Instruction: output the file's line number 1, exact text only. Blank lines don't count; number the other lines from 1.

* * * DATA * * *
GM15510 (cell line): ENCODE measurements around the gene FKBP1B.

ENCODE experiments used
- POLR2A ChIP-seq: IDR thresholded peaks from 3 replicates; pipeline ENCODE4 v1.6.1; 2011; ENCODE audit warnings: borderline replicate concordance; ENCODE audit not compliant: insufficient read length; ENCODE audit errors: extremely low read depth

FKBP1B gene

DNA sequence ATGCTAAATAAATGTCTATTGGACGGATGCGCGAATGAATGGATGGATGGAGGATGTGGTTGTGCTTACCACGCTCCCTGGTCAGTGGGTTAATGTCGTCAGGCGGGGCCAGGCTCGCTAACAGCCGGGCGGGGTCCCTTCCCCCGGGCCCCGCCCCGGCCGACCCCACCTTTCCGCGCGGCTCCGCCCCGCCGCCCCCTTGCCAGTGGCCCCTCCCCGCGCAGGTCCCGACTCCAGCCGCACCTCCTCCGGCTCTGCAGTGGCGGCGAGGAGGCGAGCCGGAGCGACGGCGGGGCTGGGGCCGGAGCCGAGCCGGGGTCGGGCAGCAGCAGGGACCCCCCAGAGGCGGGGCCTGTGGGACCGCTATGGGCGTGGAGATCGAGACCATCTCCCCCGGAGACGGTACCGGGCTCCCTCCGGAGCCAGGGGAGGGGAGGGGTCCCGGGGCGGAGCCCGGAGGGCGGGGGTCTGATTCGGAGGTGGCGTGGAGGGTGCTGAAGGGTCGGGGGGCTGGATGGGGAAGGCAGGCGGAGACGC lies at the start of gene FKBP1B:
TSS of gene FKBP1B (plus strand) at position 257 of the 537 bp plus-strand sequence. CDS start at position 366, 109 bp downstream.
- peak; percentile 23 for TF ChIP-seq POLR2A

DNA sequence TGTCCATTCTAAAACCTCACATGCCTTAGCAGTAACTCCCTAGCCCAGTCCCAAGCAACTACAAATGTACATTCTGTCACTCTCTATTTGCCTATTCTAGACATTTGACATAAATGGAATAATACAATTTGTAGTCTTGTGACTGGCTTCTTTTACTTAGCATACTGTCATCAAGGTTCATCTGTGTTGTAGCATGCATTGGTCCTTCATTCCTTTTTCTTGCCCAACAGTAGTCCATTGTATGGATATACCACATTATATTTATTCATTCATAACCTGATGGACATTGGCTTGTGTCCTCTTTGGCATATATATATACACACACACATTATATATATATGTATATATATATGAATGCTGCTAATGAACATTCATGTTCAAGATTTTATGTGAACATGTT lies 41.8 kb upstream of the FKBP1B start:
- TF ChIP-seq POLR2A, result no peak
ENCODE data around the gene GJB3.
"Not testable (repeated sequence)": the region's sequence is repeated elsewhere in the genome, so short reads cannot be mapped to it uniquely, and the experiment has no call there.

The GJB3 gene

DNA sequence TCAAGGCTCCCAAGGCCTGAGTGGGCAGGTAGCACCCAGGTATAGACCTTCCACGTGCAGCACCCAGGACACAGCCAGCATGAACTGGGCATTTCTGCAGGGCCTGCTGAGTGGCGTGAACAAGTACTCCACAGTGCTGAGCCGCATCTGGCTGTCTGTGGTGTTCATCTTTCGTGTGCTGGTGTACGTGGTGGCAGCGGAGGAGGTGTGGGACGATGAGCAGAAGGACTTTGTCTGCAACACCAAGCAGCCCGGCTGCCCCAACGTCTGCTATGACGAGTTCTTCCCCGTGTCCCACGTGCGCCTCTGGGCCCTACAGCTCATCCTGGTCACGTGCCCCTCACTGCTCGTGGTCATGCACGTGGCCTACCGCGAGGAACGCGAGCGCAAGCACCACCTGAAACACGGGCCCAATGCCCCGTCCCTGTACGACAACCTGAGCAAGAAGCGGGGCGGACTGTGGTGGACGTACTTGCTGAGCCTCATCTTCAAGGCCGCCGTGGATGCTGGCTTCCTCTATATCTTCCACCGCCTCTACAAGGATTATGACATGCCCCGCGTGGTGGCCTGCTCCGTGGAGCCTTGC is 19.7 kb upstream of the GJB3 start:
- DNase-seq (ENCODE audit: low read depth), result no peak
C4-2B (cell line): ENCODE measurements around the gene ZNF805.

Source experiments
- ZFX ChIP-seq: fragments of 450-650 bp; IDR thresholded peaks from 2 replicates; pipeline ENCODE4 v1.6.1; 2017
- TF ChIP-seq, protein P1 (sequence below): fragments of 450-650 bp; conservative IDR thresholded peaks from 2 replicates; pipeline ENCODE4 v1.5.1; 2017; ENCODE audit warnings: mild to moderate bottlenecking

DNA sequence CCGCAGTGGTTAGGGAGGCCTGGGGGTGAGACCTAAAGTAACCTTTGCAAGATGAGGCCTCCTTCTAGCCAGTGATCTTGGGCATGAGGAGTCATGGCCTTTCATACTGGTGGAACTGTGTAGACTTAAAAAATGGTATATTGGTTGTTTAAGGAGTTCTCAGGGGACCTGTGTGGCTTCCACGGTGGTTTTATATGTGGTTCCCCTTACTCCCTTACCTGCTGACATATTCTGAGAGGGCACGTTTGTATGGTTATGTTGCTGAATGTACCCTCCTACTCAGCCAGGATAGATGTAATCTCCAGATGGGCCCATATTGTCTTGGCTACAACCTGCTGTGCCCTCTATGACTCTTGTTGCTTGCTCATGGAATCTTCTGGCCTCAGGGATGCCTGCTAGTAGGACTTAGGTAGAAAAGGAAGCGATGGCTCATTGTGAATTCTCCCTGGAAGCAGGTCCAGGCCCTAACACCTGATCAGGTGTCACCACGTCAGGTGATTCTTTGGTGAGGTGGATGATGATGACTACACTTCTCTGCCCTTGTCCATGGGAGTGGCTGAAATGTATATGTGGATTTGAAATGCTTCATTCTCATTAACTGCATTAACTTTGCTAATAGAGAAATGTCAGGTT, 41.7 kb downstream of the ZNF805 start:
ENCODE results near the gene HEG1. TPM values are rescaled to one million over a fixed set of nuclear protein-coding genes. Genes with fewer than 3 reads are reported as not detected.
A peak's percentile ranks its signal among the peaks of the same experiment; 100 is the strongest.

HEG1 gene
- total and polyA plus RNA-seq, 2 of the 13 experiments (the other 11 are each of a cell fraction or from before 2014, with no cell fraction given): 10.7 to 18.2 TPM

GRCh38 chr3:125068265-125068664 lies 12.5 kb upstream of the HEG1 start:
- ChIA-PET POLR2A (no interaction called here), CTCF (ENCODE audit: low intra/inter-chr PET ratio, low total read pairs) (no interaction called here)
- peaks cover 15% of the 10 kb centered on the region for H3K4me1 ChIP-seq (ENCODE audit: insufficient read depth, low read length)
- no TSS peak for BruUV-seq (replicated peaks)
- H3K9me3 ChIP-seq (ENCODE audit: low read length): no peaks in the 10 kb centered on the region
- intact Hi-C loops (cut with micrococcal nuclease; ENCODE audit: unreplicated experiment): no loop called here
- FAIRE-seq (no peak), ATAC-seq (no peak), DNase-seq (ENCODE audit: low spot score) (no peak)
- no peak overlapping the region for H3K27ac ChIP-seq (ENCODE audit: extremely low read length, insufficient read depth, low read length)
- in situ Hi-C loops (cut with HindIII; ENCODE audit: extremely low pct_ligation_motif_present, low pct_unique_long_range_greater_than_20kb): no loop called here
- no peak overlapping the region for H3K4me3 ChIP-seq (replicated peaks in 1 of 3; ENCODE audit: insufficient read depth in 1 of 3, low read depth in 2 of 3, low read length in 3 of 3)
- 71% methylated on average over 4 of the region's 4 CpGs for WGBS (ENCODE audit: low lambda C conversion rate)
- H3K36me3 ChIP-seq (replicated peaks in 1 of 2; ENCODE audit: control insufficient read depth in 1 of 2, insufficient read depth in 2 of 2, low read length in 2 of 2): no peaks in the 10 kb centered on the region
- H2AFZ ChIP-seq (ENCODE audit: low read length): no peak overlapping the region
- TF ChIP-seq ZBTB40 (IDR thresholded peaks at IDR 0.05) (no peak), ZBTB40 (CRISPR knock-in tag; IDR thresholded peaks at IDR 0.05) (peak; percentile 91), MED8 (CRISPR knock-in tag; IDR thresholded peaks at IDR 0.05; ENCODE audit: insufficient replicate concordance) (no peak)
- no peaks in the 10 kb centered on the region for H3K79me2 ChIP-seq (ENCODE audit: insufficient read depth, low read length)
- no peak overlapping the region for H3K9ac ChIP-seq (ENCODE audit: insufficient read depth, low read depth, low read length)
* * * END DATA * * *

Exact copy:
GM15510 (cell line): ENCODE measurements around the gene FKBP1B.